Ali Abdullah Saleh: Price of brinkmanship.
Ali Abdullah Saleh, 75, the authoritarian former president of Yemen who had steered his impoverished Middle Eastern nation for more than three decades, was forced from office in 2011 after a violent uprising, but remained a powerful and divisive figure in the country's ongoing civil war. He evaded pressure from western and regional allies pushing him to leave Yemen. Instead, Saleh, who retained the loyalty of powerful security forces, struck up an unlikely alliance with Al Houthi militia and together they drove the government of President Abd Rabbo Mansour Hadi - Saleh's vice-president and hand-picked successor - into exile in Saudi Arabia in 2015. The bloody civil conflict that followed had the elements of a regional proxy war, drawing in Saudi Arabia, Iran as well as the United States. The conflict has killed more than 10,000 people and sparked a vast humanitarian crisis.
A former military commander, Saleh ascended to office in 1978 and proved an unusually resilient president for much of his time in power. His two immediate predecessors, one of whom had been his mentor, were assassinated within months of each other. As wily as he was ruthless, Saleh had long ruled by carrot and stick, letting patronage and crucial tribal alliances determine key political appointments. He mercilessly quashed coup attempts. Although Saleh cultivated a reputation as a consensus builder, he alone dominated the political scene. Yemen, on the southern end of the Arabian Peninsula and a gateway to the Red Sea, became a stronghold of international terrorism during Saleh's tenure. He approved a deal to allow US forces to fly Predator drones armed with Hellfire missiles over Yemen. Yet, despite antiterrorism efforts, Yemen became home to one of Al Qaida's most sinister affiliates. The terrorist group's late leader, Osama Bin Laden, had Yemeni roots on his father's side.
Ali Abdullah Saleh was born on March 21, 1942, in Bayt Al Ahmar, near Sana'a. His family was part of the powerful Hashid tribal confederacy.
With only minimal schooling, he received a prestigious commission to the North Yemen army with the help of tribal patrons. One of Saleh's early mentors in the military was Ahmad Al Gashmi, an officer who became army chief-of-staff and president of Yemen. Soon, Saleh climbed in rank and became more involved in political affairs.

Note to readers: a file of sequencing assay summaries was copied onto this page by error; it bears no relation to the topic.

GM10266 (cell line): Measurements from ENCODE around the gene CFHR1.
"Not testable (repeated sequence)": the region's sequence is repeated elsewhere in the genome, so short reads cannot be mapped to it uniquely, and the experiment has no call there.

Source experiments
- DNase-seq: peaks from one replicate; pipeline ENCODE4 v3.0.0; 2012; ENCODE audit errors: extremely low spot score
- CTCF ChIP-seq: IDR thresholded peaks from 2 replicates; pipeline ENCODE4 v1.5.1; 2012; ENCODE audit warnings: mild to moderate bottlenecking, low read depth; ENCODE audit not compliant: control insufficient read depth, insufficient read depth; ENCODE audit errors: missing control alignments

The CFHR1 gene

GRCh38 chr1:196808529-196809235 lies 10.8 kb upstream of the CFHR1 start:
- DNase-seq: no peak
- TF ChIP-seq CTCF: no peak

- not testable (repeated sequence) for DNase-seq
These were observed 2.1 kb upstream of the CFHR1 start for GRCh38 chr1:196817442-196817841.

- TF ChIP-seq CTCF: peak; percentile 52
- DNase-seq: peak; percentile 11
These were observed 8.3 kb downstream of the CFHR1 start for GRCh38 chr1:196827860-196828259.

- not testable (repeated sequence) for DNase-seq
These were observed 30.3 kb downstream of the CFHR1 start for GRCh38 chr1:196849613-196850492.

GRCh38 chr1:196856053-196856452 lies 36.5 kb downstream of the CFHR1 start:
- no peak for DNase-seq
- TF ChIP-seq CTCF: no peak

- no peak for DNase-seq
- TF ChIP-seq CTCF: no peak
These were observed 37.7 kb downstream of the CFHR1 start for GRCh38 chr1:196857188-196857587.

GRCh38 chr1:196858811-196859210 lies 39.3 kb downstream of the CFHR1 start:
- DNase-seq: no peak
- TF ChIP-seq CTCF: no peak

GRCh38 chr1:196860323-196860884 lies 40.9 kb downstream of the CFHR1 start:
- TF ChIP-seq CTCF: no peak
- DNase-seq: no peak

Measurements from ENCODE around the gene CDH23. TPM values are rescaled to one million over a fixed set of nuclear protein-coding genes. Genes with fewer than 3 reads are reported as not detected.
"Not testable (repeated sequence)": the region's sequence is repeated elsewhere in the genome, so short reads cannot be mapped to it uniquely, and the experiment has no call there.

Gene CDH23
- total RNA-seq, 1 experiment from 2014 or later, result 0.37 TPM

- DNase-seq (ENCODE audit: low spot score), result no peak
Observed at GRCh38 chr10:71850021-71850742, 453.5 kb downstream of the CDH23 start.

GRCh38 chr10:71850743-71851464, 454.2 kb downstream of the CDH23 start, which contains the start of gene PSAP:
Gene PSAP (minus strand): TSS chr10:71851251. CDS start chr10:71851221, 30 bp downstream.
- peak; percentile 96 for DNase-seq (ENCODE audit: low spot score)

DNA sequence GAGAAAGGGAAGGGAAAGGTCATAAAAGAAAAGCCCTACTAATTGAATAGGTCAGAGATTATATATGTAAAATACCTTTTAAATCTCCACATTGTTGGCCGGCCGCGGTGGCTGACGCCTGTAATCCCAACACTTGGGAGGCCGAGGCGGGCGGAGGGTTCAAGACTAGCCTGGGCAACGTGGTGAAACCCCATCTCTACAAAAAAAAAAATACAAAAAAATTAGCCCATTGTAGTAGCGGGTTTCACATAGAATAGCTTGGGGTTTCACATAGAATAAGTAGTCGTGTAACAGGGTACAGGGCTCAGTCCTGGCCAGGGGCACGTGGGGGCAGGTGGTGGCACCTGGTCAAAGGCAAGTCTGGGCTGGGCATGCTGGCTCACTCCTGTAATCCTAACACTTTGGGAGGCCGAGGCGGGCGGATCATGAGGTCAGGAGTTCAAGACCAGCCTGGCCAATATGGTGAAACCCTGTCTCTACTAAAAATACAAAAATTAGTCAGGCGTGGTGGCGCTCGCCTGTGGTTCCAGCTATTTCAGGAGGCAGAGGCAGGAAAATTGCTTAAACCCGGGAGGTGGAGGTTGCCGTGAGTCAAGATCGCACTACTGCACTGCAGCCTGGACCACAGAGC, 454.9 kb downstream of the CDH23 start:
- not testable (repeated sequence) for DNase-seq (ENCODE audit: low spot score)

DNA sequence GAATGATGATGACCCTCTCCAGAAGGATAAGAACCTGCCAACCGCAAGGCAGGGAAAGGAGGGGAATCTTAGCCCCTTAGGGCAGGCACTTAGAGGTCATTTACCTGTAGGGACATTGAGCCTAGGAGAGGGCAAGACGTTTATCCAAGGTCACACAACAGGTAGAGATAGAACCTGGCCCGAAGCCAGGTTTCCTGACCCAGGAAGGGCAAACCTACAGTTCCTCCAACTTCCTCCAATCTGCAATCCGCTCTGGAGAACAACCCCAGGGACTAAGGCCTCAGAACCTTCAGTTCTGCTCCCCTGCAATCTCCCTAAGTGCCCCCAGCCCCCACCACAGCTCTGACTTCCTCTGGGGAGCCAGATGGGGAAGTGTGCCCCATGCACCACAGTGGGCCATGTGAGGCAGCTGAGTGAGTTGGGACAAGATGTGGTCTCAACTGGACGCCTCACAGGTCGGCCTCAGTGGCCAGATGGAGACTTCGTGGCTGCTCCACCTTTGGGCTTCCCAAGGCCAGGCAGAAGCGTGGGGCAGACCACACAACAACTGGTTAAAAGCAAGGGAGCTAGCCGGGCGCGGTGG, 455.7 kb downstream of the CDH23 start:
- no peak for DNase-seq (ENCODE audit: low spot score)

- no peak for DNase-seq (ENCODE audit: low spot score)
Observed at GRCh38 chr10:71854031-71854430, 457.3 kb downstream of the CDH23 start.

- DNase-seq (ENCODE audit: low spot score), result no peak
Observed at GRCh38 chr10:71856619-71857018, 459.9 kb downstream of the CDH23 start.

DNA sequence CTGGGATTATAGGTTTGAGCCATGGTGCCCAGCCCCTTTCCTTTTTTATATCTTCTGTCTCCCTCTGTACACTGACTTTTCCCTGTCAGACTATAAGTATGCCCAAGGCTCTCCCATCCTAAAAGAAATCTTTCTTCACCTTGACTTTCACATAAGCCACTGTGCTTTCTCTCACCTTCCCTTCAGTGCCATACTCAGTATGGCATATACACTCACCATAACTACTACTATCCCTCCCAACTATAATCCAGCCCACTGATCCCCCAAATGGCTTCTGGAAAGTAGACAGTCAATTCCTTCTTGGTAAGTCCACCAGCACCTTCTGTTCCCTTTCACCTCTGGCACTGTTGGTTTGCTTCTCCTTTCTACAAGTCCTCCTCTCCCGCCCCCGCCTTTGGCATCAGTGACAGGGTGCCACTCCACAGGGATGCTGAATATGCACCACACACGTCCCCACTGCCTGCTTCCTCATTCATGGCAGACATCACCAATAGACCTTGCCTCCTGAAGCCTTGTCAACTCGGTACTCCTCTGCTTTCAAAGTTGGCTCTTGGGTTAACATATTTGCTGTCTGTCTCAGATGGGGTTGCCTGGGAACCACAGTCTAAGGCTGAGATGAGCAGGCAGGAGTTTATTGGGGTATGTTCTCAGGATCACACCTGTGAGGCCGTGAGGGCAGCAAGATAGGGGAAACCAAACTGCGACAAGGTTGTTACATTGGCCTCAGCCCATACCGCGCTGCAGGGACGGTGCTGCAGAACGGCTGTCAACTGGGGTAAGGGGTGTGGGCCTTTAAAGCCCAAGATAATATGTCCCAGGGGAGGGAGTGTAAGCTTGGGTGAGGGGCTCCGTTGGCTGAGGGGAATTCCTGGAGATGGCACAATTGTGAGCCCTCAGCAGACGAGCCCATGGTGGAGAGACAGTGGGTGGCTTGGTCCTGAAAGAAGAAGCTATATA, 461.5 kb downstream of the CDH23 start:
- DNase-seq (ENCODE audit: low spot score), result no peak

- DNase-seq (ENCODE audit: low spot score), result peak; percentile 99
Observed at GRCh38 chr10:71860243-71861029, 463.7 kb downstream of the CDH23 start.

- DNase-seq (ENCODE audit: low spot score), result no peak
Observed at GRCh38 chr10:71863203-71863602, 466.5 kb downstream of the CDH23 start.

After Al Gashmi, then the president, was killed by a briefcase bomb in 1978, Saleh manoeuvred to succeed him. A month later, Saleh was elected leader of North Yemen, an Arab nationalist country that he united with the Marxist-oriented south in 1990 after the end of the Cold War. Soon after taking office, he sought to "coup-proof his regime" by placing close family and tribal kin into high-profile positions in the military. Saleh had five children and installed his son Ahmad as chief of Yemen's special forces. Saleh established close relations with Iraq's president Saddam Hussain and Palestinian leader Yasser Arafat at one time. He even sided with Hussain when Iraq invaded Kuwait in 1990 to set off the Gulf War.
The move proved financially disastrous for Saleh and Yemen. The US dropped all foreign aid to Yemen. At the time, Saleh's government was dependent on US aid money and remittances from Yemenis working in Saudi Arabia.
In early 2011, Yemenis were inspired by the revolutionary fervour that ignited in Tunisia and Egypt. Pro-democracy demonstrators gathered daily in the streets of Sana'a to demand Saleh's ouster.
Instead of democratic change, the protesters' pleas were met with bullets and tear-gas canisters from Saleh's loyalist army and special forces. Saleh's legitimacy dissolved after more than 150 Yemeni citizens were killed in clashes throughout the country. Yemeni diplomats left their posts to protest the bloody crackdown, and army generals defected to the opposition. On June 3, 2011, a bomb exploded inside Saleh's presidential compound, killing four of his bodyguards and injuring several key members of his government. Saleh suffered burns and shrapnel injuries. After leaving Yemen for treatment, he returned in September, wearing special gloves and with his face badly scarred.
Frustrating human rights groups, Saleh reneged three times on offers to resign in exchange for immunity. In the end, faced with pressure from the US and its western allies, as well as regional powers, Saleh stepped down. But it was not before he managed to snag a major concession: He would be allowed to remain in Yemen, residing at one of his numerous homes in the Yemeni capital, Sana'a.
In the months after Saleh left office in 2012, Yemeni factions loyal to the former president skirmished with government forces. Amid the simmering civil war, Al Qaida terrorists raided towns in Southern Yemen, released suicide bombers on missions to attack government installations and American targets, and ruled over swaths of the country.
By late 2014, Saleh had joined forces with Al Houthi rebels as they entered the capital. During his rule, he had fought six civil wars against the deeply religious northern rebels. But in a marriage of convenience, they pushed out Hadi and seized control over the capital and much of northern Yemen.
By last week, the tensions had boiled over, triggering fierce clashes between Al Houthi fighters and Saleh's loyalists. And Saleh, the master tactician who ruled a fractious Yemen through tumult and despair, became the civil war's most well-known casualty.
- Washington Post
T. Rees Shapiro is a prominent journalist and columnist.
[c] Al Nisr Publishing LLC 2017. All rights reserved. Provided by SyndiGate Media Inc. ( Syndigate.info ).
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|Publication:||Gulf News (United Arab Emirates)|
|Date:||Dec 8, 2017|
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